This Trans Awareness Week, Make Your Actions Speak Louder Than Words

By Daya Czepanski
15th Nov 2022

It’s Trans Awareness Week and this year has been massive for trans representation across the globe.

From TikToker’s like Dylan Mulvaney (who has taken the world by storm with her Days Of Girlhood series); nonbinary actors Emma D’arcy (Rhyneara from NBC’s House Of The Dragon) and Emma Corrin (Princess Dianna on Netflix’s The Crown) bringing they/them pronouns into chat-show vernacular; and homegrown trailblazers like Georgie Stone, James Majoos and Zoe Terakes (who are all kicking international goals with Netflix and Marvel)—we’ve seen a huge step forward in terms of trans visibility. It feels like maybe, just maybe, the general population is finally aware of our existence? So if more people know about trans people now, why is Trans Awareness still so important? 

Because, dear reader, with great awareness comes great responsibility.

Mainstream representation is a double edged sword, and while some of the T’s in the LGBT community are out here kicking career goals, we’re all copping an avalanche of heat. Trans folk and our issues have been the topic of discussion across social media, news, podcasts and parliament for the past few years, and whether these people are with us or against us, the media gods seem hellbent on “figuring out” the whole  “transgender thing”.

On the one hand, many trans people are now able to live more authentically at school, work and home thanks to acceptance being more commonplace. On the other hand, trans awareness has given way to hateful language that excludes some of us more thoroughly. And for every coworker who respects your identity, there are three more who ask probing questions in unsafe break rooms, hallways and bathrooms.  

So what’s the solution? If those people aren’t getting it by now, what’s it going to take? 

Well actually, it's going to take you.

Now don’t freak out, it’s not as scary as it sounds, I promise. But it is important.

What we need your help with is the basics. The repetitive stuff. The stuff that wears us down emotionally. So if you’re ready to commit to alleviating some of the stress from a trans person’s life, here are reminders of some things you can do to genuinely make a difference:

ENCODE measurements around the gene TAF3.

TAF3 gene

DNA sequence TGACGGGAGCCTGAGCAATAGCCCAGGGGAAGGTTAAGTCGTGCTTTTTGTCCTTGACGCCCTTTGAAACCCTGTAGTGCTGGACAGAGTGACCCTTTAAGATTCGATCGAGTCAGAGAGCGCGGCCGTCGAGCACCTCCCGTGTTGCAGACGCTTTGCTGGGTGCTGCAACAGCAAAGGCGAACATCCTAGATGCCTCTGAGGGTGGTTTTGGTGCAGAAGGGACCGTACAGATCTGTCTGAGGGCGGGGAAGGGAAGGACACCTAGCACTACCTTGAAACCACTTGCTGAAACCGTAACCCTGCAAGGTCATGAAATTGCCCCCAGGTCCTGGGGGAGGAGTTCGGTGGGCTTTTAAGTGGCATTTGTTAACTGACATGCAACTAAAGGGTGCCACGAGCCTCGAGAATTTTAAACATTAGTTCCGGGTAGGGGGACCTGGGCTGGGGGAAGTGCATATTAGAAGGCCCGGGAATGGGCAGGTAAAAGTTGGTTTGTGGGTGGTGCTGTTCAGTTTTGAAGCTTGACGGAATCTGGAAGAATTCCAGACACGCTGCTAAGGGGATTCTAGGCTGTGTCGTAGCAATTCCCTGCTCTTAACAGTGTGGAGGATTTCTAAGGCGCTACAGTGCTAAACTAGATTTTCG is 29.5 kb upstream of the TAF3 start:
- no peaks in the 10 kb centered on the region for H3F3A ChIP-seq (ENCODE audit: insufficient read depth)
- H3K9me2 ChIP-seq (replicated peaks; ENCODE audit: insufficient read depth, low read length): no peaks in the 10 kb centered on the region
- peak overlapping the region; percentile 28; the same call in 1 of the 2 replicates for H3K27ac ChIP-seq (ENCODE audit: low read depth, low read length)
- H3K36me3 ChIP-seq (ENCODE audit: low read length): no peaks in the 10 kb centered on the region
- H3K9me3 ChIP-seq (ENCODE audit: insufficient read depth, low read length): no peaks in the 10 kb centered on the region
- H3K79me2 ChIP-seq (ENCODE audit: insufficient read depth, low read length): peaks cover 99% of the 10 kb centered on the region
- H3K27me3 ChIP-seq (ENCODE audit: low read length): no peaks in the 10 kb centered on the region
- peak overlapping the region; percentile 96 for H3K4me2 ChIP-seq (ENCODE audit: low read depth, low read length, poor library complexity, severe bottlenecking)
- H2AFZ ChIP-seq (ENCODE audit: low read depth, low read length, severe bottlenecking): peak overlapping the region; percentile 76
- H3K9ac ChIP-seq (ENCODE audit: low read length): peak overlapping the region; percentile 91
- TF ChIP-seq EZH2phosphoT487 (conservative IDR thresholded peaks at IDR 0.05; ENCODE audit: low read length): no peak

Respect And Correct Pronouns

Imagine every time you meet someone new you are introduced with a name that isn’t yours, and no matter how many times you correct people they refuse to call you by your name. That is what it can feel like when a trans person is misgendered, and it can feel degrading to ask again and again for a person to show you respect. When allies speak up and correct others, it alleviates so much social pressure from your trans friend, and lets the other person know they are out of line.

Call Out Disrespect

Sometimes it can be hard to tell whether somebody is telling a joke or being inflammatory, and your trans friend may not feel comfortable shutting down a line of uncomfortable conversation. A good ally is ready to check in and see if help is needed, call out inapproprate language and offer solidarity—even if it sours the mood.

Play Defence

Sometimes transphobic people will try to implicate you in their bigotry by questioning the validity or reality of the trans experience. It is important to let these people know that you are a trans ally and you do not agree with the way they think. Even if you don’t know how to refute their arguments, you can still state that you support the community and don’t want to discuss this further.

Get Consent

Not every trans person who comes out to you will be out to everyone else! Before discussing someone’s identity with a third party, check with them whether they are comfortable with you doing so. Outing someone (even unintentionally) has the potential to endanger the life of your transgender friend, their job opportunities and their living arrangements.

Expect Correction

When your trans friend corrects you on something, know that they are doing so because they see you as someone who is able and willing to learn. Allyship is a lifelong journey and we are all learning as we go. Be ready to listen, be ready to pause, be ready to reframe. Being a good ally is something people decide that you are, not something you can decide to be.

You might feel like you’ve heard this all before, but this really is the stuff that counts. Being visible is great, but it can leave trans people feeling exposed. Awareness is important, but without support it can become unsafe.

Now more than ever, we need our allies to bring trans awareness off their instagram stories and into the workplace; the Christmas party and yes, even the lad's night out. 

Here's how you can be a better trans ally.

Image Credit: Daya Czpeanski

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